Paul O’Neill has been barred from the YES Network booth this season because of his vaccination status, and thus calls Yankees games from his Ohio home.
While not ideal, YES has worked to accommodate the unvaccinated former Yankees outfielder into its massive rotation of analysts. But things with O’Neill are about to get a little more awkward later this month, as the Yankees prepare to retire his number on Aug. 21.
According to Andrew Marchand of The New York Post, O’Neill (seen above) is not vaccinated against COVID-19 and therefore not compliant with YES Network’s vaccine mandate which required employees to get the jab by Jan. 1, 2022. YES has not made a statement on O’Neill’s vaccination status, although they don’t hide the fact that he’s calling Yankees games from Ohio while the rest of their broadcasters are at the stadium.
Separate from the YES mandate, MLB protocols prevent unvaccinated people from having contact with any players, entering the dugout or clubhouse. O’Neill will be allowed on the field for the celebration, provided all current players remain in the dugout. A visit to the broadcast booth, as is typical with these celebrations, will not be permitted because of his vaccination status.
“Paul O’Neill Day will feature all of the traditional elements that fans have enjoyed during previous number retirement ceremonies, including the introduction of special guests on the Yankee Stadium infield, a montage on the center-field video board and the unveiling of the retired No. 21 medallion in Monument Park,” the Yankees told Marchand and The Post in a statement. “O’Neill and his family will then join the special guests in the infield, where he will receive a presentation of gifts, deliver a speech from a podium in front of the pitcher’s mound and throw out a ceremonial pitch to a catcher at home plate.”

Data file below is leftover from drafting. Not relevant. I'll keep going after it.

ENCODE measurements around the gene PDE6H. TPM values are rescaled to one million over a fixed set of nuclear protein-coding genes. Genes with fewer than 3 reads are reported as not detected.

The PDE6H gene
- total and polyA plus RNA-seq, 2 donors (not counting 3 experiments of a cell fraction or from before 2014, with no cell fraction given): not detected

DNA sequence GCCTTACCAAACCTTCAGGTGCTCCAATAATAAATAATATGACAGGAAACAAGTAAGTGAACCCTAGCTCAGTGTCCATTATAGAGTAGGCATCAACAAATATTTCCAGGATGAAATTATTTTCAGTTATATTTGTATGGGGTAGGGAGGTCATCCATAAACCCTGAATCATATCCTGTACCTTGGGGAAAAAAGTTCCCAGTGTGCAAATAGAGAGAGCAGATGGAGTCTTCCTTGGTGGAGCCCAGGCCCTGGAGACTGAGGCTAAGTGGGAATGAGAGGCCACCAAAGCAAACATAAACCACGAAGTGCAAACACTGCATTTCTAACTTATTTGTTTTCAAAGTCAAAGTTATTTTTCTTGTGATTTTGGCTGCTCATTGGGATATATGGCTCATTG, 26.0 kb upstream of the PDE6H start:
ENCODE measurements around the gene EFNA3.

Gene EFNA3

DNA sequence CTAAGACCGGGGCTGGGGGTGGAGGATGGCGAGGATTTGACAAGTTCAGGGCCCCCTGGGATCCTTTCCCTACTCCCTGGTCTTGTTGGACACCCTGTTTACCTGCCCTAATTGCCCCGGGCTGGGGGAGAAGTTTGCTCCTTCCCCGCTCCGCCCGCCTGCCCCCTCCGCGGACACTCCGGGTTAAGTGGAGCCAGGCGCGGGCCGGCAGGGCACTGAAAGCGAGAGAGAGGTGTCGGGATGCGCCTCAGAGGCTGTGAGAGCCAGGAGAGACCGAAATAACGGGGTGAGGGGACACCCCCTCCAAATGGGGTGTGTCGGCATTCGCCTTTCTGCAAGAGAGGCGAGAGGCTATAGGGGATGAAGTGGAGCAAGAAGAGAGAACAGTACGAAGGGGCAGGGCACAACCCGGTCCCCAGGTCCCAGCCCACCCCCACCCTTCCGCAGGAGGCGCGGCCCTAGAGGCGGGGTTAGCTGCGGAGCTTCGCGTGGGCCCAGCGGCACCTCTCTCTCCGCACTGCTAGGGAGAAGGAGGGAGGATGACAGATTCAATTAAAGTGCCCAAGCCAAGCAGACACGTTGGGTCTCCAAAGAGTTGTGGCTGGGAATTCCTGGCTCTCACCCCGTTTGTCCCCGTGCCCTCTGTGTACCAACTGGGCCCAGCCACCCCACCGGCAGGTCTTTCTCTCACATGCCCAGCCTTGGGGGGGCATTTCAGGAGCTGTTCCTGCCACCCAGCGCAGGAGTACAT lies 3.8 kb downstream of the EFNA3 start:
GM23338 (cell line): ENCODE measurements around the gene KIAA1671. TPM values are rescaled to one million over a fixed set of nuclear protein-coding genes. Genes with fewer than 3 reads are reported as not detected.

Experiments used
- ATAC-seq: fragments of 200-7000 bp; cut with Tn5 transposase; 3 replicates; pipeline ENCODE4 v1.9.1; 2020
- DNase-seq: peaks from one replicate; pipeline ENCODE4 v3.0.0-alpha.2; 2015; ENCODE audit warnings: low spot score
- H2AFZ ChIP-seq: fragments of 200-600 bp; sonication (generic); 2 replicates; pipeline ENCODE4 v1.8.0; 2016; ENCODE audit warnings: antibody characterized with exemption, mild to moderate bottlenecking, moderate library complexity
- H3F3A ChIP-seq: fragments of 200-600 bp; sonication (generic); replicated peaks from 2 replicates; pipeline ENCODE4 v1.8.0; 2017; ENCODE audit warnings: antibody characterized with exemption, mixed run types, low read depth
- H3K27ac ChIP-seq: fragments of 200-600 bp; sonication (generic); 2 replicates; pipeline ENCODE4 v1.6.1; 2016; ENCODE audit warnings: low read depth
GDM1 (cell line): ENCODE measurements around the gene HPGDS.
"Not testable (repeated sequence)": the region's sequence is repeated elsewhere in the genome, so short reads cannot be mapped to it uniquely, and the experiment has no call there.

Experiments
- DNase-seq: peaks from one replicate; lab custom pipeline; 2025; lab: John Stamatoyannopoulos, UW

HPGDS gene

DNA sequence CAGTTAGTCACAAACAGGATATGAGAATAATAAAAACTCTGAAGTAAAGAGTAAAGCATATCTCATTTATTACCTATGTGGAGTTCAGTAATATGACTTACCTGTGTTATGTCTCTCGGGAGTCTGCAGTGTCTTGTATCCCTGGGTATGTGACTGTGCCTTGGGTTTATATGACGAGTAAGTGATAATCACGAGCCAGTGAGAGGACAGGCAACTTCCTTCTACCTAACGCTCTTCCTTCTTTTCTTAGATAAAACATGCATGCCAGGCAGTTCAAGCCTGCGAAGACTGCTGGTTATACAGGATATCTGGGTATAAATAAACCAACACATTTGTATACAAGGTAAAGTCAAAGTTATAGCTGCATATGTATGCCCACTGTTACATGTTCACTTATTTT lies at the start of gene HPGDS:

Despite the Yankees appearing to work hard in accommodating O’Neill, the popular outfielder waited more than 20 years to see his number get retired, and it’s going to occur under unusual conditions. And as much as the celebration is about his accolades on the field, O’Neill’s two decades as a broadcaster with the Yankees are equally important to maintaining relevance and popularity with the team, yet he won’t be allowed to visit the booth on Aug. 21 to talk about it.
“This situation will find itself through and I’m sure Paul will find himself back in the booth at some point.” YES’ president of programming and production John Filippelli told The Post. “It is certainly not ideal, but we have managed to figure it out and work through it. I don’t think we have suffered at all, I really don’t. Have there been some hiccups? Do I think it is ideal if it keeps going? No, I don’t, but I do think we have managed to make it work and I think our fans have accepted it.”
The Yankees have watered down the idea of retiring numbers in recent years by eliminating the seemingly obvious requirement of being an all-time great player. And now O’Neill has watered down his retirement ceremony by forcing the team to build an atypical celebration because of his vaccination status.